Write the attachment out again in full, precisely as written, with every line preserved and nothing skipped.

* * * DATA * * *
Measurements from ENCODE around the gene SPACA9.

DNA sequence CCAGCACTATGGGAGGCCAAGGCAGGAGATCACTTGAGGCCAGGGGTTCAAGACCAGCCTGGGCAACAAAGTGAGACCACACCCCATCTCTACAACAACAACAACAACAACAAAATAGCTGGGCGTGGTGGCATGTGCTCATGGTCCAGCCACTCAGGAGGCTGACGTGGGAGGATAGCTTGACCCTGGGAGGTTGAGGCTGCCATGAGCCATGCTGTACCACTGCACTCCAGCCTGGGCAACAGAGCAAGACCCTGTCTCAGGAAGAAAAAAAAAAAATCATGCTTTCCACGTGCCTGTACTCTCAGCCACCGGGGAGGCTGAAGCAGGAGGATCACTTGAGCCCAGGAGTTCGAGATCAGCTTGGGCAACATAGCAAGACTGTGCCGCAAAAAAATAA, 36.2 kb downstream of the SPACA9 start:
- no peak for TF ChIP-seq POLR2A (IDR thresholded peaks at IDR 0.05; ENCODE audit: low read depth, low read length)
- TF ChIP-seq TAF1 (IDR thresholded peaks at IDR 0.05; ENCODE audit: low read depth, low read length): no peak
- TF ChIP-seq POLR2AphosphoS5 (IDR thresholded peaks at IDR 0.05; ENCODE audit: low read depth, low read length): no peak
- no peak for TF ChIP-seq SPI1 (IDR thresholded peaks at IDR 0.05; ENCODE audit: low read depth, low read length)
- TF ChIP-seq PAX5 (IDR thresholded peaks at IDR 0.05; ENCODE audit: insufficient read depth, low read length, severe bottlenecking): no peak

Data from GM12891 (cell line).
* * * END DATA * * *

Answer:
Measurements from ENCODE around the gene SPACA9.

DNA sequence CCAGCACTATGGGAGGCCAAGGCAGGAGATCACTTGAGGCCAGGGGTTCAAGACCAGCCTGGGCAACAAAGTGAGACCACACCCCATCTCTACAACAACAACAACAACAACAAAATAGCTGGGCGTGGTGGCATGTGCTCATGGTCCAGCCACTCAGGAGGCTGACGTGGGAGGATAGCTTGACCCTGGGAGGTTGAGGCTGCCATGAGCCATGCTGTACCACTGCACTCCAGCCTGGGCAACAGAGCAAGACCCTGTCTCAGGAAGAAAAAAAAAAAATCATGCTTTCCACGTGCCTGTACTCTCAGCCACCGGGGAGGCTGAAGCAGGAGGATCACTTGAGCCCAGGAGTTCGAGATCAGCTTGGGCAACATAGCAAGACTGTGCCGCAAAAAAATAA, 36.2 kb downstream of the SPACA9 start:
- no peak for TF ChIP-seq POLR2A (IDR thresholded peaks at IDR 0.05; ENCODE audit: low read depth, low read length)
- TF ChIP-seq TAF1 (IDR thresholded peaks at IDR 0.05; ENCODE audit: low read depth, low read length): no peak
- TF ChIP-seq POLR2AphosphoS5 (IDR thresholded peaks at IDR 0.05; ENCODE audit: low read depth, low read length): no peak
- no peak for TF ChIP-seq SPI1 (IDR thresholded peaks at IDR 0.05; ENCODE audit: low read depth, low read length)
- TF ChIP-seq PAX5 (IDR thresholded peaks at IDR 0.05; ENCODE audit: insufficient read depth, low read length, severe bottlenecking): no peak

Data from GM12891 (cell line).